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  9. STI

    STI

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    Its East Devon and i thought its extortionate too. Especially as they can in their small print add an as yet undefined sum if they decide they need a registered spark to come out and offer consultative services to them.

    BAS, the reason i got charged 90 in the past is because the BCO classed the work as

    Alterations, change of use, installation of fittings or services, structural alterations, other works etc:

    I have copied this directly off their fee structure and the cost for work under £2000 to be inspected and signed off was and is still £76.

    No plans were required. Im really not sure why this definition especially as it references services, doesnt still apply. I shall ask them this week.
     
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  11. Paul_C

    Paul_C

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    It looks as though there's a specific electrical category for fees now, toward the bottom of Table C in the domestic fees PDF here:

    http://www.eastdevon.gov.uk/bc-domesticfees-jan2011.pdf

    But that doesn't agree with the figures you've been given. According to that table, it should be £199.15 total.


    P.S. Note the confused wording of "Electrical work (Non Part P)." So maybe that section was put there just for the fun of it, since any electrical work which isn't under Part P would not be covered by the building regulations anyway! ;)
     
  12. STI

    STI

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    Yes I spotted that too, i thought it all adds to the confusion for poor old joe public.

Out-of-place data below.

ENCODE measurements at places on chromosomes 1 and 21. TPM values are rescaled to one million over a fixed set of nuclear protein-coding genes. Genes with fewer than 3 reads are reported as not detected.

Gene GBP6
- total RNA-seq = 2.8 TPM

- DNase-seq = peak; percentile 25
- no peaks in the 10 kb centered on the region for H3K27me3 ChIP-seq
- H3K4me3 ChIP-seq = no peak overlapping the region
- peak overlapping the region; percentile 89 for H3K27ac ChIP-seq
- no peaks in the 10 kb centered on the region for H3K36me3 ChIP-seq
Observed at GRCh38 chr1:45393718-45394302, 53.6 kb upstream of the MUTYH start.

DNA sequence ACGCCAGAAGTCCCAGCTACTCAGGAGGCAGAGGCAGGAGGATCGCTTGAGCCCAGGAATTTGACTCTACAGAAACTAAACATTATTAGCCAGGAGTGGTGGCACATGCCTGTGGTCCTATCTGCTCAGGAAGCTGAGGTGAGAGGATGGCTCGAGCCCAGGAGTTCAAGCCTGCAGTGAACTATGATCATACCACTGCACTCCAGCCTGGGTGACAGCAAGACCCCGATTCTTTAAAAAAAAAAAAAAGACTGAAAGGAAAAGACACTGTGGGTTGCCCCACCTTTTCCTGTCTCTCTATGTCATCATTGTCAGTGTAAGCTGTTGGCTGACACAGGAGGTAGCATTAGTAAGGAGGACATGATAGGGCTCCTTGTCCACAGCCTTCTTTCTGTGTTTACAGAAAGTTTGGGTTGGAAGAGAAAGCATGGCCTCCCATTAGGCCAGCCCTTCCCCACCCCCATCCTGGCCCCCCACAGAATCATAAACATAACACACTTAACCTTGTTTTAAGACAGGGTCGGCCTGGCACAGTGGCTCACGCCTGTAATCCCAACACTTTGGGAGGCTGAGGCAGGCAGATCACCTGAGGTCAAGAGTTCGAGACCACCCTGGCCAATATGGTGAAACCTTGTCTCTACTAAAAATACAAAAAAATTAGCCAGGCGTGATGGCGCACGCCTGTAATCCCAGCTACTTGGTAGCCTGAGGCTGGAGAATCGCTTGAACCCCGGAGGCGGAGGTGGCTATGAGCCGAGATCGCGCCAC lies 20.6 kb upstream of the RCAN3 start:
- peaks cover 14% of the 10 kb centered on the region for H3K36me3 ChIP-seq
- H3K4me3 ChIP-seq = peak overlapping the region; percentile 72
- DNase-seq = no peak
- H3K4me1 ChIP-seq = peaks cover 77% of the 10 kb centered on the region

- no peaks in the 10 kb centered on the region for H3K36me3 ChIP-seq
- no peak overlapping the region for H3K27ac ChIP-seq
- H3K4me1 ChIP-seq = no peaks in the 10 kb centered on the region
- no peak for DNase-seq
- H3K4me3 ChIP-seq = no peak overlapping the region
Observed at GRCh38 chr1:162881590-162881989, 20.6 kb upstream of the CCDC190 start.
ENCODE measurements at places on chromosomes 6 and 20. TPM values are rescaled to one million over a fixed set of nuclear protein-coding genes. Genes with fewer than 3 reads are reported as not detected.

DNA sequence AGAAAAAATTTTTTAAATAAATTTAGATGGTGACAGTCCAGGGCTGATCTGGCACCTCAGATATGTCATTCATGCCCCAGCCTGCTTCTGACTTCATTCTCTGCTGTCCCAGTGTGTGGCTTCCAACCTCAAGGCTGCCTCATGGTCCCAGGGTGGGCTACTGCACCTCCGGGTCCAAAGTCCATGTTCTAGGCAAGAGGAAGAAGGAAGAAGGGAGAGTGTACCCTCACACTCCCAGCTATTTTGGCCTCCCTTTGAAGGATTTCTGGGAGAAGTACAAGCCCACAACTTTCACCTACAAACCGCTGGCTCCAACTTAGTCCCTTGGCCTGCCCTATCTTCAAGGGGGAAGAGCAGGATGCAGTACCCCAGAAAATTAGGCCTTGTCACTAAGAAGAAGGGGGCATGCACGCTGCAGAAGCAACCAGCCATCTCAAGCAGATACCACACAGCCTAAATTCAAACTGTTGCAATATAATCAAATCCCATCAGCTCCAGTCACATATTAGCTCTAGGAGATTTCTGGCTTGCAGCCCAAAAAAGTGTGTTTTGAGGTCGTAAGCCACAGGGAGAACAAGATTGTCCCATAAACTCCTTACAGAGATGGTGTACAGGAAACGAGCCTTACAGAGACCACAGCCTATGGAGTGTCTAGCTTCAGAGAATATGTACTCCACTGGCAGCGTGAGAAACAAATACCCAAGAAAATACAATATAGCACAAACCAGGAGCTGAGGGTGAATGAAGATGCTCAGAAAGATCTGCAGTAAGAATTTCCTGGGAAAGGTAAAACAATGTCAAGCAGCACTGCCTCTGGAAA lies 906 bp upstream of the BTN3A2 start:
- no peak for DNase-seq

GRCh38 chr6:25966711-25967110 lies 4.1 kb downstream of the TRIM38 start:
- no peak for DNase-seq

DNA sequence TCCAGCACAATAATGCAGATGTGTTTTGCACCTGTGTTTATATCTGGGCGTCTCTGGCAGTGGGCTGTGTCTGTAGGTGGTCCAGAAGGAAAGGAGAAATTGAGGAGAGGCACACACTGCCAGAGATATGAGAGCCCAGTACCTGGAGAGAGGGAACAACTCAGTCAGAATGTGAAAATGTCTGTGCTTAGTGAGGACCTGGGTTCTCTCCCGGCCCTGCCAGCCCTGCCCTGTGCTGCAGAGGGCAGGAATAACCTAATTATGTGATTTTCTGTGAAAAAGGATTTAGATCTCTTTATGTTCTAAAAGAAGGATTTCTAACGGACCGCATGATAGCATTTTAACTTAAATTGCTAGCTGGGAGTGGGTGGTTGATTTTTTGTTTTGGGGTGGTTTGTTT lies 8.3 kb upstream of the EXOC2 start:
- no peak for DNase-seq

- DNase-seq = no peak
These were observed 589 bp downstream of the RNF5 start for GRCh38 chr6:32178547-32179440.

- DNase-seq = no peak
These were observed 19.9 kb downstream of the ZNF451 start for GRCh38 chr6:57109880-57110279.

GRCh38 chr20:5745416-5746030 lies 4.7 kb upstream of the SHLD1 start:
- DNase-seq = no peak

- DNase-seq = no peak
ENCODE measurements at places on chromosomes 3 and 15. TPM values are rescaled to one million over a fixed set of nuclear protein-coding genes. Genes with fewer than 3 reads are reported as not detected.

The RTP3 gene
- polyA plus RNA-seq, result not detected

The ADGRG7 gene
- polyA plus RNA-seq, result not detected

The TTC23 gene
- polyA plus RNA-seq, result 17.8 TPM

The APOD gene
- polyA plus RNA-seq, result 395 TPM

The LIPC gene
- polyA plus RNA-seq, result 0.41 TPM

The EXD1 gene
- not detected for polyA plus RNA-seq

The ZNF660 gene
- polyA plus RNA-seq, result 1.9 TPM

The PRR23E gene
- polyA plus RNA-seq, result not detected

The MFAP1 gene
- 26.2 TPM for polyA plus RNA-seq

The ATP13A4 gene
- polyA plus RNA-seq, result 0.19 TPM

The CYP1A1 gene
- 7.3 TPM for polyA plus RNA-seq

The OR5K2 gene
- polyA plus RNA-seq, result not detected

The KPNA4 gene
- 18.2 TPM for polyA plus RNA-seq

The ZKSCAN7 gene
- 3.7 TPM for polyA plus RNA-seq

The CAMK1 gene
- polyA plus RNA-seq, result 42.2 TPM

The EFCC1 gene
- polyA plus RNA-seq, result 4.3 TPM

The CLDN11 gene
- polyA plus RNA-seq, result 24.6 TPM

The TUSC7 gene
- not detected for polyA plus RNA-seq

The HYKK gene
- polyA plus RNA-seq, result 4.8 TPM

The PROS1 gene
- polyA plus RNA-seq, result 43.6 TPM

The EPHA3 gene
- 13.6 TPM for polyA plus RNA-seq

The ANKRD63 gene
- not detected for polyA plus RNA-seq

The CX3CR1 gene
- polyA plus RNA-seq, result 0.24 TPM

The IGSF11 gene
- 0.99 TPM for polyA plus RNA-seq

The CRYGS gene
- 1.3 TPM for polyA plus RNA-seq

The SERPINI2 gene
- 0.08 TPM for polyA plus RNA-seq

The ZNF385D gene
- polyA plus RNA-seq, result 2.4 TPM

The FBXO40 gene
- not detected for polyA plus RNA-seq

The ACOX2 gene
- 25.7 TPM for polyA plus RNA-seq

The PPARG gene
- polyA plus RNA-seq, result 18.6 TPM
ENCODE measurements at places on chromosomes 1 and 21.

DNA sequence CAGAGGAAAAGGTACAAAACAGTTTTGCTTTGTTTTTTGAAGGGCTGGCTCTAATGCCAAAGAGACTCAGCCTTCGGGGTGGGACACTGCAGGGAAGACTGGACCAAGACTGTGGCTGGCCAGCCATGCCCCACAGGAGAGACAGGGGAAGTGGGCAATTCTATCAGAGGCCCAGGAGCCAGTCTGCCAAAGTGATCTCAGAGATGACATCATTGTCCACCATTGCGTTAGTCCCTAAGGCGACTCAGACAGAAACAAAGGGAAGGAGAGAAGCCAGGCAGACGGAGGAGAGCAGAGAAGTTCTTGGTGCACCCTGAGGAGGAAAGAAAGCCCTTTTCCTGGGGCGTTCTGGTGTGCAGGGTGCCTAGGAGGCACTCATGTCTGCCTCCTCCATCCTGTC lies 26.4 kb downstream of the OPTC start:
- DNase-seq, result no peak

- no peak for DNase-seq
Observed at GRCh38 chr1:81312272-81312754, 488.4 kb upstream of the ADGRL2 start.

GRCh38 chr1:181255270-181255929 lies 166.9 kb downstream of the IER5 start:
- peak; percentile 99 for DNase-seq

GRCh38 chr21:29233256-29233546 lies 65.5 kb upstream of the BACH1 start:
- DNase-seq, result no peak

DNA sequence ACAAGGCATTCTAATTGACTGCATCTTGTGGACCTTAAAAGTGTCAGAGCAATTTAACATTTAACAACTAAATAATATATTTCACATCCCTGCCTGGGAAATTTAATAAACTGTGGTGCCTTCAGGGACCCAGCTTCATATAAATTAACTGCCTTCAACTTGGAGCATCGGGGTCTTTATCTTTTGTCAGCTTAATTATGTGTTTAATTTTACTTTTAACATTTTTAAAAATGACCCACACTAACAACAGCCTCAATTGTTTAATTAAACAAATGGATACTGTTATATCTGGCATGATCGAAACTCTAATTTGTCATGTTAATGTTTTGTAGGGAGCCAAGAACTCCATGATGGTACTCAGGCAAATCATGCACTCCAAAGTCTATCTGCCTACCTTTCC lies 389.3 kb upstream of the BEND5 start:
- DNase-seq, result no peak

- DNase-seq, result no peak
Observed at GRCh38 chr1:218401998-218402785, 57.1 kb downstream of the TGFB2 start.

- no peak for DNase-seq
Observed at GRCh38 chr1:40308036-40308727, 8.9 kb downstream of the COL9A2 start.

The whole of the wording is not exactly clear. In that section it states rewiring, under non part P. So not notifiable. !!!! And the price is the first three columns added together.

    However on a serious note as this work is notifiable and its not minor work in electrical form filling terms should i be using the price section above which is what my old contact did. :rolleyes:
     
  13. Geps

    Geps

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    Im paying £170 to Birmingham City Council BC for my 3 bed semi rewire.

    No other forms had to be filled in - I just said complete rewire and they approved it.
     
  14. Paul_C

    Paul_C

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    So it is - But it shouldn't be. The first two columns are the plan fee and inspection fee, excluding VAT which needs to be added:

    (51.06 + 114.89) x 1.2 = £199.14

    The third column is the building notice fee, which is shown with VAT included and is the same as the sum of the plan & inspection fees (allowing for the penny difference due to rounding in the calculation).

    Hence why whether you submit full plans or just a building notice, the total in either case should be only £199.14/15.
     
  15. ban-all-sheds

    ban-all-sheds

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    I strongly advise not going the Building Notice route.

    Saves you no money, but gets you increased risk.
     
  16. Geps

    Geps

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    BAS I assume you mean go down the route of qualified electrician instead?
     
  17. Paul_C

    Paul_C

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    I think he means as opposed to submitting full plans, as he's stated that a good few times in the past.

    But there's a risk of coming up against an awkward building inspector whichever of those two options one takes, so does it make much difference? The building notice route at least eliminates the need to draw up plans which you might otherwise not need to waste time with for minor jobs.